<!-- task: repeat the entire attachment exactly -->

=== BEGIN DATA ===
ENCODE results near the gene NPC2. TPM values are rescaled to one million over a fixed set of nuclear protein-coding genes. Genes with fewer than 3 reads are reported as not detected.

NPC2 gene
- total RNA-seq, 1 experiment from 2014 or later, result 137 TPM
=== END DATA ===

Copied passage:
ENCODE results near the gene NPC2. TPM values are rescaled to one million over a fixed set of nuclear protein-coding genes. Genes with fewer than 3 reads are reported as not detected.

NPC2 gene
- total RNA-seq, 1 experiment from 2014 or later, result 137 TPM